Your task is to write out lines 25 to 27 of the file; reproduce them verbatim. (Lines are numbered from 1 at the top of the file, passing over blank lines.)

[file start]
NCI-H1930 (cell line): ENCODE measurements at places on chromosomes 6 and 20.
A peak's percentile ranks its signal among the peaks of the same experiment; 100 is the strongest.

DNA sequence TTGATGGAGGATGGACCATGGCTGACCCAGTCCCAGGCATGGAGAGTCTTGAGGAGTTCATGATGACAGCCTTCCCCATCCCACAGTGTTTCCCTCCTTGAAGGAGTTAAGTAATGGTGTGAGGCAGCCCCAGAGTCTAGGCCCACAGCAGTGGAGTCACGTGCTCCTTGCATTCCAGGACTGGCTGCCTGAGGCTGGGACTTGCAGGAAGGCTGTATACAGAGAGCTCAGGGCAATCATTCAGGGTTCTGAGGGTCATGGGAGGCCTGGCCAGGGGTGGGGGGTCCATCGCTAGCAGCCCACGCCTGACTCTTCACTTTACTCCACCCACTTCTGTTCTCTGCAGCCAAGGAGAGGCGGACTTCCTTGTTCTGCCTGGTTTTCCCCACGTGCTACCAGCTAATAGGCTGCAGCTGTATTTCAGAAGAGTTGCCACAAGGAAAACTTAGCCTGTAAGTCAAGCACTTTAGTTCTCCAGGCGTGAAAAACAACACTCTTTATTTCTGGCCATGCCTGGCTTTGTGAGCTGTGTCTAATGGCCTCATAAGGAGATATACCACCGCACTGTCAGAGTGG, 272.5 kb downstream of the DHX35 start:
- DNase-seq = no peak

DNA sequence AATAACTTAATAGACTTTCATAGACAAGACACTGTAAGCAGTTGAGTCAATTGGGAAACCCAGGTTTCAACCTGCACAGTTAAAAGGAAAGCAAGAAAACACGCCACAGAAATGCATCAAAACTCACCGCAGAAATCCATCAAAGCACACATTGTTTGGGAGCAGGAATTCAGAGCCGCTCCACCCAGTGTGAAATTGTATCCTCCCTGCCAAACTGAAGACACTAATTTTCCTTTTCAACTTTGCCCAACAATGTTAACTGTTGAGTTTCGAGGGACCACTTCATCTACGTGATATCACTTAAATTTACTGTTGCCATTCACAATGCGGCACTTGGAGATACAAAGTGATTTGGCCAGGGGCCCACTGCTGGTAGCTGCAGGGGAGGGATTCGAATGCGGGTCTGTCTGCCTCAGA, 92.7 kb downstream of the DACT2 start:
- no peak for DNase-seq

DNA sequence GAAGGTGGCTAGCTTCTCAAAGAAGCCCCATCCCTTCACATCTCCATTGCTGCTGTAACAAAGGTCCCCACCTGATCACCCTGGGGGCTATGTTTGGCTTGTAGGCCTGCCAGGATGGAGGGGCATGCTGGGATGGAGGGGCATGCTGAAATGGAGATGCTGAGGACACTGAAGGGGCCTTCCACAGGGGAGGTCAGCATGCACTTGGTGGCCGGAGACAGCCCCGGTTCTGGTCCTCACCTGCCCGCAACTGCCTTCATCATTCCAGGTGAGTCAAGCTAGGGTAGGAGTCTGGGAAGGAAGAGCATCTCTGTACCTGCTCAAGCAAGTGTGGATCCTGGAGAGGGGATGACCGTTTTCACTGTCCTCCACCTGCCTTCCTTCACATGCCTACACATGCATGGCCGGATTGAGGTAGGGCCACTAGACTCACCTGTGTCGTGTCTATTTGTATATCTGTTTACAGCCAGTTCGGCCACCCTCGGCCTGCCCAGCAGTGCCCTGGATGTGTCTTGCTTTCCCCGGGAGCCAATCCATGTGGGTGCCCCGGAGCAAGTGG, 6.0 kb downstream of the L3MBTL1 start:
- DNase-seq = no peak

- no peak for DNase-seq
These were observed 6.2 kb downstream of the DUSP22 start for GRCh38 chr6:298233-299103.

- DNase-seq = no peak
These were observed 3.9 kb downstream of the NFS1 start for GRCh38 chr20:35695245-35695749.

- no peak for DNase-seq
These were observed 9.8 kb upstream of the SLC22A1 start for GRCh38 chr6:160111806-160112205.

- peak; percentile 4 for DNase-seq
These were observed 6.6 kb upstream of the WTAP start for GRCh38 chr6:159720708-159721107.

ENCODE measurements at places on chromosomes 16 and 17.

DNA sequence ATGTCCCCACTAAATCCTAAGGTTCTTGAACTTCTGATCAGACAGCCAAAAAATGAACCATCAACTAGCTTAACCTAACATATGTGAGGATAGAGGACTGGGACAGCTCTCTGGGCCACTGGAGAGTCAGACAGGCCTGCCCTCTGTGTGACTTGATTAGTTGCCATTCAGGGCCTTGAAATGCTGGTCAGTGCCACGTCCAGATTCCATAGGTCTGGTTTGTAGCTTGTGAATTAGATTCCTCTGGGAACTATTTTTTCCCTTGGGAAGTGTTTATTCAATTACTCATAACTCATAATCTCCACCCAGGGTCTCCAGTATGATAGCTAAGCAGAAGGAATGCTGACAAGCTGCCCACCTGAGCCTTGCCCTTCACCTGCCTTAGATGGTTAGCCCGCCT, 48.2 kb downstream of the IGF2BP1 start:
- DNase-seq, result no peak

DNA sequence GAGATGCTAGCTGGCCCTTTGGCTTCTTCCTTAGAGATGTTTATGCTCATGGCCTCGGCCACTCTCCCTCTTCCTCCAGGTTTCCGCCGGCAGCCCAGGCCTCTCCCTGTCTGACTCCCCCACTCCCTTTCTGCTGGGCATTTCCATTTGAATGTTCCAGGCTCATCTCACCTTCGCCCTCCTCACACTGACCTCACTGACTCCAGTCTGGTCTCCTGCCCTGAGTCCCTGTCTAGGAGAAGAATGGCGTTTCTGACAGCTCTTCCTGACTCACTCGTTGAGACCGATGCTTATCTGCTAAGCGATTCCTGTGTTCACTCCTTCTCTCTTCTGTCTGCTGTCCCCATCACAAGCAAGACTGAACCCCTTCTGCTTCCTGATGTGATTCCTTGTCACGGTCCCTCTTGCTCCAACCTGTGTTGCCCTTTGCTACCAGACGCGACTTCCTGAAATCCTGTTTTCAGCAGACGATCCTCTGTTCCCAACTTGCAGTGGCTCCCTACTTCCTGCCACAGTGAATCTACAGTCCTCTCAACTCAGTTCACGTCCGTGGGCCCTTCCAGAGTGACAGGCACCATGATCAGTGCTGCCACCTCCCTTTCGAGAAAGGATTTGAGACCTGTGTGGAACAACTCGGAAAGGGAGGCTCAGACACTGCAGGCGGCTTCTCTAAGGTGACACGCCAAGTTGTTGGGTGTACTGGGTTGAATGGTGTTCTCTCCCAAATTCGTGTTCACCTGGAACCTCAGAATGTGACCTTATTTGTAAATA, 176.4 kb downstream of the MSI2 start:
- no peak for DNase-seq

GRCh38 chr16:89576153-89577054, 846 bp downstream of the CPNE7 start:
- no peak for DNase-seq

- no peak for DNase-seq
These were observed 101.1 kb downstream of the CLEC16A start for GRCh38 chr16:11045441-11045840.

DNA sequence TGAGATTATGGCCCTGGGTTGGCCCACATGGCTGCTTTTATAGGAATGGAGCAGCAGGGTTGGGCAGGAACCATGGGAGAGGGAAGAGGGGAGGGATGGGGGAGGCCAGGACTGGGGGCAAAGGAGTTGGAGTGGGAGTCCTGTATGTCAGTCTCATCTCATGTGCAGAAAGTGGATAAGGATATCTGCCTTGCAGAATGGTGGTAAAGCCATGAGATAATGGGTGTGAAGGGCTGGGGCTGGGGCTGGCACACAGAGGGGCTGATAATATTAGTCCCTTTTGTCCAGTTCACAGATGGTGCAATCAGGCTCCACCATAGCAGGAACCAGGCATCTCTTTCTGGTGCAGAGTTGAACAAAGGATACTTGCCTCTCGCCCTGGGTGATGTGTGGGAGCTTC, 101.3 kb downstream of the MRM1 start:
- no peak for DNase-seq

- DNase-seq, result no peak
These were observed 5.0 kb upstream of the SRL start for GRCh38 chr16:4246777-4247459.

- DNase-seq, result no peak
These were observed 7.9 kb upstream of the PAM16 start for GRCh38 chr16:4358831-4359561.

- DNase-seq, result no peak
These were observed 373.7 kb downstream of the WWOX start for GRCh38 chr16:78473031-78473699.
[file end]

These were observed 101.1 kb downstream of the CLEC16A start for GRCh38 chr16:11045441-11045840.

DNA sequence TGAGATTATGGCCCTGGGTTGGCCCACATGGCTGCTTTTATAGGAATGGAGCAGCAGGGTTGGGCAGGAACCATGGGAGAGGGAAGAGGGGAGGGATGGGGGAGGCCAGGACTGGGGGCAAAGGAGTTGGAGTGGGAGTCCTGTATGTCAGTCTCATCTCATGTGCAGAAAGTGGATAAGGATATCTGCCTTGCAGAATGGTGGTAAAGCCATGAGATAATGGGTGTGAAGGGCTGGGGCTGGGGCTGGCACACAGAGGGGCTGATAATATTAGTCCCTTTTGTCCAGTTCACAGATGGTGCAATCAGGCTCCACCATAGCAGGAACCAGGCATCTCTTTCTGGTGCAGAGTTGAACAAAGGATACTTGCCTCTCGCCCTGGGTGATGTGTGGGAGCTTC, 101.3 kb downstream of the MRM1 start:
- no peak for DNase-seq